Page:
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A word in your shell-like about mermaids and other fishy 'tails'

By Eddie McIlwaine

Published 19/05/2015

Did you know that sailors do not like mermaids? They foretell shipwrecks and these maidens of the sea were a real terror to bygone generations.

I only mention mermaids today because way back in May 1815 the story goes that in the island of Benbecula in the Hebrides a mermaid is supposed to have been shot dead by mistake by hunters and placed in a coffin for a normal human burial by the islanders who were shocked by what had happened.

A book called Ulster Parade, which was published in 1942, takes the tale a little bit further with a short story now out of print, called The Mermaid Of Dunluce, by Sam Henry.

"There are families in Scotland and Ireland who, to this day, concede descent from the mermaid, or sulkie, as they are known in some parts," wrote the late Sam, a Coleraine authority on folklore who died in 1952.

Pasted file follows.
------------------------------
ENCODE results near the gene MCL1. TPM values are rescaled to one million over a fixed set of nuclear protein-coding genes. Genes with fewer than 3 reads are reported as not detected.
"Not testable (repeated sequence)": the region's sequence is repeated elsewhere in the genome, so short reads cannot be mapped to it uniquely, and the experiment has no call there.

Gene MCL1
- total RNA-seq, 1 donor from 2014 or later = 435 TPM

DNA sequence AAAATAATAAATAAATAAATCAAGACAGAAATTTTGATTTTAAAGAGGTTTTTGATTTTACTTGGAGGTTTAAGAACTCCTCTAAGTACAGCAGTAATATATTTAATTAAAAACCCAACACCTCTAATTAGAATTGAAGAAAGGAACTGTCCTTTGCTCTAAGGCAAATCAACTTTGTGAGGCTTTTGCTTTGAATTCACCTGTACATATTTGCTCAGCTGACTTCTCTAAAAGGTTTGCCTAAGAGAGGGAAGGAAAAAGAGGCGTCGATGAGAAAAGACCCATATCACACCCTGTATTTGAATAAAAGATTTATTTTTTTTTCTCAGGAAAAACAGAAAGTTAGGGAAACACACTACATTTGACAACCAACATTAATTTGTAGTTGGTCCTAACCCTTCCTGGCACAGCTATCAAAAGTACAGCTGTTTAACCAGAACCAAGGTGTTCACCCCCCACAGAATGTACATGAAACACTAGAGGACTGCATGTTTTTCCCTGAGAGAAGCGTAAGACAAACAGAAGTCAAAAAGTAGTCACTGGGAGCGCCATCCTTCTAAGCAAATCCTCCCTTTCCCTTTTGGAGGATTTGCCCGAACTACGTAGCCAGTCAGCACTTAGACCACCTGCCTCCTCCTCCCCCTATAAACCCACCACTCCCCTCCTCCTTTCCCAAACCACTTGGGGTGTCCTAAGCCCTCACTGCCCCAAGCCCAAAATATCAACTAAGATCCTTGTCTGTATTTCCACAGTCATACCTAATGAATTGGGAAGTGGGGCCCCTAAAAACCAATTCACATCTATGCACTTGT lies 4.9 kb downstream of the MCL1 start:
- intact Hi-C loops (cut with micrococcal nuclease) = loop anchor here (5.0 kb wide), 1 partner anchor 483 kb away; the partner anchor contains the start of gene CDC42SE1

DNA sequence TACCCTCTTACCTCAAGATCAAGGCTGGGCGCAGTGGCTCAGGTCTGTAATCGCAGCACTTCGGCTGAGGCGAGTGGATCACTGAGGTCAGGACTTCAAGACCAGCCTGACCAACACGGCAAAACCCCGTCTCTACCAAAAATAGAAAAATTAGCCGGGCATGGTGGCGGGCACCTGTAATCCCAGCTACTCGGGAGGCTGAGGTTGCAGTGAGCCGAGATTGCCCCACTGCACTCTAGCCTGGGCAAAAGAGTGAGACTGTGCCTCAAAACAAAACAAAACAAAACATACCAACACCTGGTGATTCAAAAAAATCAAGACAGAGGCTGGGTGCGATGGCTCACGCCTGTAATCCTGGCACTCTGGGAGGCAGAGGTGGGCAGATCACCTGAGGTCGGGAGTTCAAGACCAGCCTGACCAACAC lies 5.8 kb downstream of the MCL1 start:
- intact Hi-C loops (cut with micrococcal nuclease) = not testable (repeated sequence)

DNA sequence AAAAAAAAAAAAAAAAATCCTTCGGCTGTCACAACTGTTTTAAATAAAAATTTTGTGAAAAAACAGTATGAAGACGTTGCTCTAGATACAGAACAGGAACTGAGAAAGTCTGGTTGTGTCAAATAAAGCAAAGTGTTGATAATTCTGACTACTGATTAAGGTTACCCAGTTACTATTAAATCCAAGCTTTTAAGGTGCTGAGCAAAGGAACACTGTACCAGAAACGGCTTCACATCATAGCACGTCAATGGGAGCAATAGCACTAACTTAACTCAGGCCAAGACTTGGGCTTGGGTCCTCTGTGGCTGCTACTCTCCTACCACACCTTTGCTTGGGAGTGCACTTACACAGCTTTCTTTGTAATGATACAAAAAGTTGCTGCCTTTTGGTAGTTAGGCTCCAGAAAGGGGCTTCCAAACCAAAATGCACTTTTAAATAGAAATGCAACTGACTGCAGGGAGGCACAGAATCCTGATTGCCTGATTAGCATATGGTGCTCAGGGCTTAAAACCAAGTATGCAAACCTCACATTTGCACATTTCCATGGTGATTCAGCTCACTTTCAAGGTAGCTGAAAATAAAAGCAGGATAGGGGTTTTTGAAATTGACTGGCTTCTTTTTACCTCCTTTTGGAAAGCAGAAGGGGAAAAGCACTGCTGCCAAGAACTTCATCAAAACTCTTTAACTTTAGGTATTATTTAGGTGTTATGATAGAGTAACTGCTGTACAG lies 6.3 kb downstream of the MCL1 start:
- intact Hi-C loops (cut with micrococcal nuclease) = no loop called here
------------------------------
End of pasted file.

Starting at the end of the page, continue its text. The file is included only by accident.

He was convinced that every mermaid is a fallen angel with a touch of the supernatural. Another folksy tale was that a few breeds of seal turn into humans at dusk on certain calendar days and dance for hours on the horizon.

Sam often told the tale of how an islander on Rathlin fell in love with a mermaid. She agreed to marry him if he took off her tail and hid it where it would never be found. The tail was replaced by two shapely legs and they lived happily as man and wife until their 12-year-old son found the tail in the barn. Mum pulled on the tail, slipped down to the shore and swam away, never to be seen again.

And if you believe that folksy old tale you'll believe that the Earth is flat!

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